STELA – Study Success Utilising Learning Analytics
The aim of the project “Utilizing Learning Analytics for Study Success” is to conduct a systematic review and construct a set of policies for higher education institutions to adopt LA capabilities into their existing learning environments. Precisely, the goals of our project are 1) first to build a systematic review of empirical evidence demonstrating how learning analytics have been successful in facilitating student success in continuation and completion of their university courses both nationally and internationally (focus of this paper), and forming the basis for aim no. 2) to make policy recommendations for the higher education sector in order to accept and implement such systems within institutions.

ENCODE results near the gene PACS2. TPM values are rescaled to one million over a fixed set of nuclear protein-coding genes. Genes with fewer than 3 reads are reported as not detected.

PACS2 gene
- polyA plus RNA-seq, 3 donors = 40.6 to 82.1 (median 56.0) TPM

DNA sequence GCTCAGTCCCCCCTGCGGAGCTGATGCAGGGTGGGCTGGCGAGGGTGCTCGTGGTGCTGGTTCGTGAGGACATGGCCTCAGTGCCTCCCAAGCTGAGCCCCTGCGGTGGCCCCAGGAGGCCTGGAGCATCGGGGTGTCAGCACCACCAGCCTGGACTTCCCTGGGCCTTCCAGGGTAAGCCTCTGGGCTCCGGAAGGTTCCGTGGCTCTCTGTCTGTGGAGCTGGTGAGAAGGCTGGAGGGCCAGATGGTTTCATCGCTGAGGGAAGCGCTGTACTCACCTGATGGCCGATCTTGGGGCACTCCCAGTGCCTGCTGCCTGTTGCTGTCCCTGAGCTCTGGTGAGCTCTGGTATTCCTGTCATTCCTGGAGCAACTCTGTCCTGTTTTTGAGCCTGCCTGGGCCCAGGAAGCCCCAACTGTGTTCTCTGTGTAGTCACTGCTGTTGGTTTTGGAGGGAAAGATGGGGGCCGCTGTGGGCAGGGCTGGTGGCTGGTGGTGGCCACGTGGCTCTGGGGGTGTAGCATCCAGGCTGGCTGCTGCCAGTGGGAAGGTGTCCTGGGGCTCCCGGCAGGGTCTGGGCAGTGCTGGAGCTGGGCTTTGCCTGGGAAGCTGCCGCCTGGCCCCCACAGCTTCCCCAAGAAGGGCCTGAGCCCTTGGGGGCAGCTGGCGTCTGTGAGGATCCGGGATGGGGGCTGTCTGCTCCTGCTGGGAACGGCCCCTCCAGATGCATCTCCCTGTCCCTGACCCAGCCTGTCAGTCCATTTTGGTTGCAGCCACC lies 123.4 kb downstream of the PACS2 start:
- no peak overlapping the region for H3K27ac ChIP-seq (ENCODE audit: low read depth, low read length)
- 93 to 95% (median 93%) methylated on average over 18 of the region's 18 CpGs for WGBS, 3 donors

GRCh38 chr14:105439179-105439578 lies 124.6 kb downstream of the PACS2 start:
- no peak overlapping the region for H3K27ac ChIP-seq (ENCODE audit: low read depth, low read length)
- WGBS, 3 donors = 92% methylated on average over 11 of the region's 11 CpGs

Selected publications related to the project
Ifenthaler, D., Yau, J. Y.-K., & Mah, D.-K. (Eds.). (2019). Utilizing learning analytics to support study success. New York, NY: Springer.
Ifenthaler, D., Mah, D.-K., & Yau, J. Y.-K. (2019). Utilising learning analytics for study success. Reflections on current empirical findings. In D. Ifenthaler, J. Y.-K. Yau, & D.-K. Mah (Eds.), Utilizing learning analytics to support study success (pp. 27–36). New York, NY: Springer.
Ifenthaler, D., & Yau, J. (2019). Higher education stakeholders’ views on learning analytics policy recommendations for supporting study success. International Journal of Learning Analytics and Artificial Intelligence for Education, 1(1), 28–42. doi:10.3991/ijai.v1i1.10978